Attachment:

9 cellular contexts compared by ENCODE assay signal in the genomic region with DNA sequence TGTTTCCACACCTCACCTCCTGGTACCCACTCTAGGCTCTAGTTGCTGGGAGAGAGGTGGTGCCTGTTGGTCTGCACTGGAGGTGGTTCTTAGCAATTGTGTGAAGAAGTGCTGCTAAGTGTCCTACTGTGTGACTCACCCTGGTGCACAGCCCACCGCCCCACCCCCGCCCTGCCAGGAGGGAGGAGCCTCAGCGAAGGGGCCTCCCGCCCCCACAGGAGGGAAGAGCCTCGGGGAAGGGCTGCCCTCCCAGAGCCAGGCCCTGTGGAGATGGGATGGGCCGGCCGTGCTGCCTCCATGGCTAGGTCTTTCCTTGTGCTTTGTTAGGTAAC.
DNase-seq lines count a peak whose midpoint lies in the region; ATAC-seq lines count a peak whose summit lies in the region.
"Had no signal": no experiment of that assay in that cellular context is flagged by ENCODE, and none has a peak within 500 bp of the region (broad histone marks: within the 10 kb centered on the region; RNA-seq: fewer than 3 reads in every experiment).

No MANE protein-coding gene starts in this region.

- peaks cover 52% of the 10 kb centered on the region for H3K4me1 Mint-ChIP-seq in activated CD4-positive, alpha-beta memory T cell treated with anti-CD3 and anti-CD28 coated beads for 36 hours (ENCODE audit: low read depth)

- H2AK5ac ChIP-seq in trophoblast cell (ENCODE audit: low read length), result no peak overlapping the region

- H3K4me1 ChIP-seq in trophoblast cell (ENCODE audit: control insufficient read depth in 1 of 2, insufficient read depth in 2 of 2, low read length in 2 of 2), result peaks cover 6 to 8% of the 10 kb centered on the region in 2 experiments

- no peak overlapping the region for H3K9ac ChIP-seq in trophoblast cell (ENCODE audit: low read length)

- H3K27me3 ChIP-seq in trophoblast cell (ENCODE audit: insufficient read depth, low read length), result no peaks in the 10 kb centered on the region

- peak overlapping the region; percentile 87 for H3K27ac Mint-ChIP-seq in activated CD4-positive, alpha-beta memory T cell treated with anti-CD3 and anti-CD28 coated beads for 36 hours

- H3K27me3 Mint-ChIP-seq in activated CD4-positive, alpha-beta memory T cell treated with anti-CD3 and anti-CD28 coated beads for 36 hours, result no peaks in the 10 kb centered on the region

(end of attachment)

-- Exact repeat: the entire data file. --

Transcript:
9 cellular contexts compared by ENCODE assay signal in the genomic region with DNA sequence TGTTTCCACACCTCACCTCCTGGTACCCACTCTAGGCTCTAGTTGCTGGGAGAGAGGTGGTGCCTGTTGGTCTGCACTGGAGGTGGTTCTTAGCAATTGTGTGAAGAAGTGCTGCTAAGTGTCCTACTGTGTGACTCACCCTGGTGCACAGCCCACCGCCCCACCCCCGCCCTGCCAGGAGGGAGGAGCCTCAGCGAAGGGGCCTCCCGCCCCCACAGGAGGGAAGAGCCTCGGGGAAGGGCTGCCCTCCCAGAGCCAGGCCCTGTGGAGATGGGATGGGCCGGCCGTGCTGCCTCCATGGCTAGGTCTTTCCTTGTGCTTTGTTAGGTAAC.
DNase-seq lines count a peak whose midpoint lies in the region; ATAC-seq lines count a peak whose summit lies in the region.
"Had no signal": no experiment of that assay in that cellular context is flagged by ENCODE, and none has a peak within 500 bp of the region (broad histone marks: within the 10 kb centered on the region; RNA-seq: fewer than 3 reads in every experiment).

No MANE protein-coding gene starts in this region.

- peaks cover 52% of the 10 kb centered on the region for H3K4me1 Mint-ChIP-seq in activated CD4-positive, alpha-beta memory T cell treated with anti-CD3 and anti-CD28 coated beads for 36 hours (ENCODE audit: low read depth)

- H2AK5ac ChIP-seq in trophoblast cell (ENCODE audit: low read length), result no peak overlapping the region

- H3K4me1 ChIP-seq in trophoblast cell (ENCODE audit: control insufficient read depth in 1 of 2, insufficient read depth in 2 of 2, low read length in 2 of 2), result peaks cover 6 to 8% of the 10 kb centered on the region in 2 experiments

- no peak overlapping the region for H3K9ac ChIP-seq in trophoblast cell (ENCODE audit: low read length)

- H3K27me3 ChIP-seq in trophoblast cell (ENCODE audit: insufficient read depth, low read length), result no peaks in the 10 kb centered on the region

- peak overlapping the region; percentile 87 for H3K27ac Mint-ChIP-seq in activated CD4-positive, alpha-beta memory T cell treated with anti-CD3 and anti-CD28 coated beads for 36 hours

- H3K27me3 Mint-ChIP-seq in activated CD4-positive, alpha-beta memory T cell treated with anti-CD3 and anti-CD28 coated beads for 36 hours, result no peaks in the 10 kb centered on the region